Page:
Saturday, November 21, 2009

IP Address Brokers; Please Stand Up

I've been trying to formulate some clear thinking for awhile now regarding a major challenge on the network today. It's been brewing for years, and the proliferation of API usage is boiling it over. The power of open discussion is giving the topic some structure and vocabulary, finally, and I'll try to take a step further with this post. Rinse... repeat.

I spoke at Boulder's CTO lunch earlier this week and we got around to talking about the importance of IP addresses/namespaces/blocks in today's API economy. Josh Fraser (attended the lunch as well) does a great job distilling much of the thinking in his recent blog post.

History has taught us that control of information is a powerful economic motivator. Governments and economies rise and fall when regulatory constraints affect how groups of people, or individuals, access to the flow of information/goods. The control may be fueled by greed or survival, but somehow choke points always make their way into the system. APIs in high demand either put business controls on access, or technical controls in place in order to keep backend software running. These controls ultimately boil down to the only entity that is immutable by the time it arrives at a computer system's gateway; the IP address.

IP addresses are discrete and categorized. They are the single unit that can be perfectly controlled at the very edge of your network. Using them, your system can easily determine who to let in, and who to keep out on an individual basis, or by grouping "all requests coming from company X."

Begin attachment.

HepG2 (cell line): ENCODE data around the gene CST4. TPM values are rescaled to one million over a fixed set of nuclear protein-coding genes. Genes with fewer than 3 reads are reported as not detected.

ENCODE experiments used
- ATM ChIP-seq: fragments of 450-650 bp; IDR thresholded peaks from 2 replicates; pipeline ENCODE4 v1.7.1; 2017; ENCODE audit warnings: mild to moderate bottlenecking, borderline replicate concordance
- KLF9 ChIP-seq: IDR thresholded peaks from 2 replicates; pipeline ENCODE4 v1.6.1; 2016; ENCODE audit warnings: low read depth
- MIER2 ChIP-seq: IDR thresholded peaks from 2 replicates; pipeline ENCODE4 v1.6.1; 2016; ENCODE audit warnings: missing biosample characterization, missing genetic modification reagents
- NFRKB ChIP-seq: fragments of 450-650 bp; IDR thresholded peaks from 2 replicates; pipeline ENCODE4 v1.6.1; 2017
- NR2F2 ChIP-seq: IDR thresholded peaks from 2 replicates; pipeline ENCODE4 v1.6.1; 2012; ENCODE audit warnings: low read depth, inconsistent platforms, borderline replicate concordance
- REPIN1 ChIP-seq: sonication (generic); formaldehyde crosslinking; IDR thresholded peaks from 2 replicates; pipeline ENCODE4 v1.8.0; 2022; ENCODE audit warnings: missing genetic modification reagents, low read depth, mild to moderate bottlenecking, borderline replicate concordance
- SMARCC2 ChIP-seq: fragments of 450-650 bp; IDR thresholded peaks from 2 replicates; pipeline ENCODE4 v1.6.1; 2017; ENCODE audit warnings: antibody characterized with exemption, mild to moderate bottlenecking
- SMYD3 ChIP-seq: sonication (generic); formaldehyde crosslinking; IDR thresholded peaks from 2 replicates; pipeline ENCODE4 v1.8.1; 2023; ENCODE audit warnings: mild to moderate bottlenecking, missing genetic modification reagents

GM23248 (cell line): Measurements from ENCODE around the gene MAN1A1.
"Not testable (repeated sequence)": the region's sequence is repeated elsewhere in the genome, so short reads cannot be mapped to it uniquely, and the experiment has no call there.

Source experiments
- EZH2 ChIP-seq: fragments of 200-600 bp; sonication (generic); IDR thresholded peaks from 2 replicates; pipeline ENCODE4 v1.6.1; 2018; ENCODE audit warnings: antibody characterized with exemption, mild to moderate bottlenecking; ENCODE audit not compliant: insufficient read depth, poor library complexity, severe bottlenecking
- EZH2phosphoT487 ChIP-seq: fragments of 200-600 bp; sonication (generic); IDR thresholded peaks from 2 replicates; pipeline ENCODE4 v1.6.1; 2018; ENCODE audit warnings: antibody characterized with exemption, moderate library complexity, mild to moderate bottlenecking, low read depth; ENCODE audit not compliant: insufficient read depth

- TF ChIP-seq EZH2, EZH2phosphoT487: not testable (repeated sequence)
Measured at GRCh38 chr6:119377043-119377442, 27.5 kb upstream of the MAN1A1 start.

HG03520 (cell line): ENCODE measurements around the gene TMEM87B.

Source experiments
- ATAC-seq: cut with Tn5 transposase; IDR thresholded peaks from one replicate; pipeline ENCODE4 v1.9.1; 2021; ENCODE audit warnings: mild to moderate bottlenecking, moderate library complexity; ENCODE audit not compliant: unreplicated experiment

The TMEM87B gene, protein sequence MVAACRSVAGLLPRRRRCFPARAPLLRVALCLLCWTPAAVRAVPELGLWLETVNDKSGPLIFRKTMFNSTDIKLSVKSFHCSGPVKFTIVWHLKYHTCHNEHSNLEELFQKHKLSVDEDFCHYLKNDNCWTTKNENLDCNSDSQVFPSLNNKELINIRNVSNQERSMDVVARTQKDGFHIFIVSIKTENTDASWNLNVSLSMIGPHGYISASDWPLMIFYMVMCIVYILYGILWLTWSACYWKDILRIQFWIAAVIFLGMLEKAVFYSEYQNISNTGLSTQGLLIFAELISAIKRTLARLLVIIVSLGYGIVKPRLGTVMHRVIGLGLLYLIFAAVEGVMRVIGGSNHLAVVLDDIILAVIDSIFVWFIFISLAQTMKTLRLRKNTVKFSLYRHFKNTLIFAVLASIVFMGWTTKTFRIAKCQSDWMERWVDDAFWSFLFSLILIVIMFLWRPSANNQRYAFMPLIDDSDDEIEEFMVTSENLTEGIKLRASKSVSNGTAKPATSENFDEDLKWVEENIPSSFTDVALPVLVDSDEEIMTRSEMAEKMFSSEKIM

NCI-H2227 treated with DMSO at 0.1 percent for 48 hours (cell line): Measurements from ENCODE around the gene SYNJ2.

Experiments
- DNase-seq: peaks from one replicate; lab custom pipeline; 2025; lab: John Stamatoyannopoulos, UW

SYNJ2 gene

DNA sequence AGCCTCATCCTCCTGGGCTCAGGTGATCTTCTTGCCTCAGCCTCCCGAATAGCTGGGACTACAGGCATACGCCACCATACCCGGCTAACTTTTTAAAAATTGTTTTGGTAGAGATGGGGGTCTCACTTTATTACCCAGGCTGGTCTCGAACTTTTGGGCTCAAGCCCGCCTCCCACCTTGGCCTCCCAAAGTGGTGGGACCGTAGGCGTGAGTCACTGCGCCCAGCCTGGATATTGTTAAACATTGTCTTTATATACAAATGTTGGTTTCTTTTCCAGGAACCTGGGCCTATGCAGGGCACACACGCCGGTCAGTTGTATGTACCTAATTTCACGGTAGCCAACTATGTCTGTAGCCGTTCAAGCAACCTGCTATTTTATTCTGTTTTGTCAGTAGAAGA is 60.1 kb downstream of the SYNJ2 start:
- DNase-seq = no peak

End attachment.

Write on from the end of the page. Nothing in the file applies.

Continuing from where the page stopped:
The advent of cloud computing allows developers to build applications across large IP address blocks owned by someone else (e.g. Amazon). I blogged about this potential fatal flaw a few months ago. This is a boon for developers, and abusers alike, and it's the latter bucket of individuals that will change the way IP addresses are used for API access. This will be the second coming IP addresses onto the field. The first major control ecosystem for IP addresses came from email and email spam. This new tier will come from APIs, and abuse/spam of them.

For months I'd been trying to figure out how to virtualize the IP address itself. In Ruby land, Heroku has pushed IP address allocation so far up into the stratosphere, that it's the closest thing I've seen to getting the IP address completely out of my way. It's only problem is that I still have to have knowledge of the block of IPs from which it draws.

As a developer I don't want to have to think about the IP address from which my software is making requests. I don't want to know if it's "clean" or "dirty" from the POV of the service I'm trying to access. I just want to access the service, within the bounds of its ToS. However, with cloud computing, I may be being punished because the IP address I'm using may be in a block of addresses that the service provider has "blacklisted" and constrained access to. This is bad and I currently have to spend time thinking about it, and working around it, much like legitimate email senders had to do yesterday. Today however, they can pay an intermediary to ensure the email gets through. I want an intermediary to ensure my API calls will get through.